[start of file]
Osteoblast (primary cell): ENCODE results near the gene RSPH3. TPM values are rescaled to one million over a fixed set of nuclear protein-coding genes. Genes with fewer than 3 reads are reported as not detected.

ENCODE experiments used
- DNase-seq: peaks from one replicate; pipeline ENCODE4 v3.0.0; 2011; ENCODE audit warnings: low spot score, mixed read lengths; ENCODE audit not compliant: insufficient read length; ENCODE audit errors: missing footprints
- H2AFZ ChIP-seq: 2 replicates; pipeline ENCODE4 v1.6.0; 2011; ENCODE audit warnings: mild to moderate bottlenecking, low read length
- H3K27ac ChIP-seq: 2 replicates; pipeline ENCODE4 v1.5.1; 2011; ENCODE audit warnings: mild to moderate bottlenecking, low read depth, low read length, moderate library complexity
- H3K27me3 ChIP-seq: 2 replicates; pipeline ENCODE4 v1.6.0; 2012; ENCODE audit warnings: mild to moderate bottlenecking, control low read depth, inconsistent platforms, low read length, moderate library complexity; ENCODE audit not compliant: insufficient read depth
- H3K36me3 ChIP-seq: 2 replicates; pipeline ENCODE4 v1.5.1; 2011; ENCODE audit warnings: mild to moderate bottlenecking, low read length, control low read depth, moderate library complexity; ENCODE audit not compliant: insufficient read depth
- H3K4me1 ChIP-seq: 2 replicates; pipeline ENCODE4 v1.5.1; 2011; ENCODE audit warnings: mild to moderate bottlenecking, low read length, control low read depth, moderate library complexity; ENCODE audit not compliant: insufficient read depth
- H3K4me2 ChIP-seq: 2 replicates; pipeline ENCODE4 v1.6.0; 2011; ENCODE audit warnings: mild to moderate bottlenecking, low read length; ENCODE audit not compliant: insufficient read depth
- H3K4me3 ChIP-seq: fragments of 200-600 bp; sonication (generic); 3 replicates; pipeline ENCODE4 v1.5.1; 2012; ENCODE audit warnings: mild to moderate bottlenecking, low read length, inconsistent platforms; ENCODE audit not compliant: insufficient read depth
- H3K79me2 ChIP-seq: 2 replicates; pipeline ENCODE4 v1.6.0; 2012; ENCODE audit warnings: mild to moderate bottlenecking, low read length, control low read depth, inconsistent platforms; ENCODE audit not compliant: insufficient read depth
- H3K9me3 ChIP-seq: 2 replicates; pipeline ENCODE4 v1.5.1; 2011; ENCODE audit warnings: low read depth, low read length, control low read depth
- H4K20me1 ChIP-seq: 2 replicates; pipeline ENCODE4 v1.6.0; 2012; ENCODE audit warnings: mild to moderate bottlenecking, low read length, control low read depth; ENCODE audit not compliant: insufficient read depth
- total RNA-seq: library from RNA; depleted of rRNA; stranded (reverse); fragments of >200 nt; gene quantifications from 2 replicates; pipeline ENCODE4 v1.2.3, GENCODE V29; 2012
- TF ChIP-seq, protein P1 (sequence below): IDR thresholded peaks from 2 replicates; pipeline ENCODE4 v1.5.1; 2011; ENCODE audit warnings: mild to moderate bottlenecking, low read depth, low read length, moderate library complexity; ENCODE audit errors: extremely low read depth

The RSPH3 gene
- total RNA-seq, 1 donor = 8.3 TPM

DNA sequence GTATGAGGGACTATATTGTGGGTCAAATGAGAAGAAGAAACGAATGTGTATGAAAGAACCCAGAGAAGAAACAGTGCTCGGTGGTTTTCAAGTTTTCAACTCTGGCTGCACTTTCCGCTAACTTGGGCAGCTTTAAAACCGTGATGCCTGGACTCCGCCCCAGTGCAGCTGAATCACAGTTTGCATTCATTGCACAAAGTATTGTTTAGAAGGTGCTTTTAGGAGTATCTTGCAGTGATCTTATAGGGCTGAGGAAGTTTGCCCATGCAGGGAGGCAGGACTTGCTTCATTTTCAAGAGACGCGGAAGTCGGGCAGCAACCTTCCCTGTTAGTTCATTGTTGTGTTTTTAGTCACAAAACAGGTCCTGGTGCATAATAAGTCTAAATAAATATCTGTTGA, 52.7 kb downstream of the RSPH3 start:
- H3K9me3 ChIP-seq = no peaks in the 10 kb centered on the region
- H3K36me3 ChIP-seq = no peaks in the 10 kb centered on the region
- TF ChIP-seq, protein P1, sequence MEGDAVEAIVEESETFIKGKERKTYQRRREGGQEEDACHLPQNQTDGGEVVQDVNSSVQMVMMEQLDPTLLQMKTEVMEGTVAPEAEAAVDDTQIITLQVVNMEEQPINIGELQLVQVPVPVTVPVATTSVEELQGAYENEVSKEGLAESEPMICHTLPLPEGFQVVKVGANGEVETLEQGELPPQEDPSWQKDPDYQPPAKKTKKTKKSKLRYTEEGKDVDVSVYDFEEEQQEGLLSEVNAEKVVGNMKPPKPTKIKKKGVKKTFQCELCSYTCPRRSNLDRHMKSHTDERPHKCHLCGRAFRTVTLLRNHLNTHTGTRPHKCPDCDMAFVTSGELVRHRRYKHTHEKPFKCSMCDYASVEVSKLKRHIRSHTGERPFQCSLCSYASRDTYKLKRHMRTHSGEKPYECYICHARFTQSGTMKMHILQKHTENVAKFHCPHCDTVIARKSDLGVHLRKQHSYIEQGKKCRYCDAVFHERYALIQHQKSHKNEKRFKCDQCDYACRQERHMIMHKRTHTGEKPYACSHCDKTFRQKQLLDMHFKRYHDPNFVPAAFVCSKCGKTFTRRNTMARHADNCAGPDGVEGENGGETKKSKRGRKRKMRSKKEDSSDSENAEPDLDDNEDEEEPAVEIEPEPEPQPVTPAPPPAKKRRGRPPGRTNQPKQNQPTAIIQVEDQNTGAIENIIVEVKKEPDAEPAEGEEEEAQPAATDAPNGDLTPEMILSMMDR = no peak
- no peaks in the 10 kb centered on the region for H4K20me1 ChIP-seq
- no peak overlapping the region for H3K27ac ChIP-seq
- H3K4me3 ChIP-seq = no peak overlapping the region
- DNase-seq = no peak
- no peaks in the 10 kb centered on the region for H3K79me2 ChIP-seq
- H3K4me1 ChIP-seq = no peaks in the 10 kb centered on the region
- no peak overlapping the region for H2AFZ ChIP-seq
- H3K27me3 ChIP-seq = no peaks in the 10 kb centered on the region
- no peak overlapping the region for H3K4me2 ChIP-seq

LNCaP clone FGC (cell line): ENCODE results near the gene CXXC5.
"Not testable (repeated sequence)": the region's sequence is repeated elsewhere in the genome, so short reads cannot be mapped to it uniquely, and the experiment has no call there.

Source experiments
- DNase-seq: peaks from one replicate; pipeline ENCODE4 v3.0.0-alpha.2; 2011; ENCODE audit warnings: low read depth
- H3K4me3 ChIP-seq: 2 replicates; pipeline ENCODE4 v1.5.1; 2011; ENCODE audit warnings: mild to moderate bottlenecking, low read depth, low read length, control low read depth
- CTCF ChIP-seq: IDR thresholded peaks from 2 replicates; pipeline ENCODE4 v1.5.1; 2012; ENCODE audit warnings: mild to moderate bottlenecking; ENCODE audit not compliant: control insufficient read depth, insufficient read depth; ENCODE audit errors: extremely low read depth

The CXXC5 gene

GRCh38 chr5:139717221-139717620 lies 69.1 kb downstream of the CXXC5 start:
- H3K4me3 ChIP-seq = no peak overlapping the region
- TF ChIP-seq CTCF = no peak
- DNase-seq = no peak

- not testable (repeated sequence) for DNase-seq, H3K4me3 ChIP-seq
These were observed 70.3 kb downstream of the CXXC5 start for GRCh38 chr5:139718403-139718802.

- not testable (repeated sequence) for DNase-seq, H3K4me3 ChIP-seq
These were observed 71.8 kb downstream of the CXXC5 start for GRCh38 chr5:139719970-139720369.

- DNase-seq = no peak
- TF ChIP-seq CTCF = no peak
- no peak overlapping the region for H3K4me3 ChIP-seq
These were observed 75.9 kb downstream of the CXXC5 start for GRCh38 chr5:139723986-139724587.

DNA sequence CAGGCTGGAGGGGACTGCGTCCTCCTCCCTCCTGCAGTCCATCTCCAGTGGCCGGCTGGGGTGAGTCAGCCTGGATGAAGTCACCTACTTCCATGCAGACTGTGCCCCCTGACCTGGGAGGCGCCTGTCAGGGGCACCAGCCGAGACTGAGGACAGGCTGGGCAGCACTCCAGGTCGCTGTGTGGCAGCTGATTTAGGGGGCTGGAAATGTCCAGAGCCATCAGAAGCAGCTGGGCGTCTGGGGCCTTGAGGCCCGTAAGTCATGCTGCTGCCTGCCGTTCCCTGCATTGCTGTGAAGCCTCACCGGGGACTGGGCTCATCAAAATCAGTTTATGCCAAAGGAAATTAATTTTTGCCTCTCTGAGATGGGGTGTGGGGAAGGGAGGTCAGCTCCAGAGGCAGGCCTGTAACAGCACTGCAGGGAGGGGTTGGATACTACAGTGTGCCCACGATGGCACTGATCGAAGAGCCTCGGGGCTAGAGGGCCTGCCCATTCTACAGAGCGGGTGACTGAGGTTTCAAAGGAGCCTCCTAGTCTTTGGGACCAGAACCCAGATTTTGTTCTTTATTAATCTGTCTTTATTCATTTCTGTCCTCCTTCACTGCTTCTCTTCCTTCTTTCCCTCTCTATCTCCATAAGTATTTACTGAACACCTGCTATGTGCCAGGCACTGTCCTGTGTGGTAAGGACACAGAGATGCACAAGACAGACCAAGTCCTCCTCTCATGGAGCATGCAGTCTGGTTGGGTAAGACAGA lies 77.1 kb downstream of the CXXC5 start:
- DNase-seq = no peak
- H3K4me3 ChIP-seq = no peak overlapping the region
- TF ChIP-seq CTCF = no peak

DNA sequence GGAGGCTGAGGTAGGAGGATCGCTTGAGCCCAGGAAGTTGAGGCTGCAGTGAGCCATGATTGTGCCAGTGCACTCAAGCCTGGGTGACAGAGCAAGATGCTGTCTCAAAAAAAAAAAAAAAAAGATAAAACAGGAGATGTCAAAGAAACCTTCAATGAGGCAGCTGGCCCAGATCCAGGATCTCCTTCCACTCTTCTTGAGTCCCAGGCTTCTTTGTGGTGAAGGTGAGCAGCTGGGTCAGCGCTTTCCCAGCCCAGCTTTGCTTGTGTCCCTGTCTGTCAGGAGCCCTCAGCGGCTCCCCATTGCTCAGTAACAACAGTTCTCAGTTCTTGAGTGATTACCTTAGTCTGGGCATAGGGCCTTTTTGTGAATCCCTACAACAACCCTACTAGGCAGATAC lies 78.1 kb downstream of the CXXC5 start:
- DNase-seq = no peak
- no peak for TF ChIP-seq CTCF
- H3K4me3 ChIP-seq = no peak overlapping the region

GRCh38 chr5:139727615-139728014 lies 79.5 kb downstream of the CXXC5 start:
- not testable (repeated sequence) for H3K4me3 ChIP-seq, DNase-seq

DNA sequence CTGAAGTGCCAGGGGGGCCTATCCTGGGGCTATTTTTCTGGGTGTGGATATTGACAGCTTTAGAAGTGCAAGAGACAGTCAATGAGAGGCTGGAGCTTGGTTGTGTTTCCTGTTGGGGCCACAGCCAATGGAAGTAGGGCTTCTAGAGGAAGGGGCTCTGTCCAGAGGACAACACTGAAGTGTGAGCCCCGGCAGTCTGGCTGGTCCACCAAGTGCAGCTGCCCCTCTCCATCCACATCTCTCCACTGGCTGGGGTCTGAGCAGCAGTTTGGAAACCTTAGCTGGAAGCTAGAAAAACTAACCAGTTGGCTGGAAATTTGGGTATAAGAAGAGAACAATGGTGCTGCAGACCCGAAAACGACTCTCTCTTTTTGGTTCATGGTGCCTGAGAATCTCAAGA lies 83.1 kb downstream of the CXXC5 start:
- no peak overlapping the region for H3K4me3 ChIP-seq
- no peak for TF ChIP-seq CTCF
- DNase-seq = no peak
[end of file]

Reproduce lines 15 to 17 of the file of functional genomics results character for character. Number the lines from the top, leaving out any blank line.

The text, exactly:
- TF ChIP-seq, protein P1 (sequence below): IDR thresholded peaks from 2 replicates; pipeline ENCODE4 v1.5.1; 2011; ENCODE audit warnings: mild to moderate bottlenecking, low read depth, low read length, moderate library complexity; ENCODE audit errors: extremely low read depth

The RSPH3 gene
- total RNA-seq, 1 donor = 8.3 TPM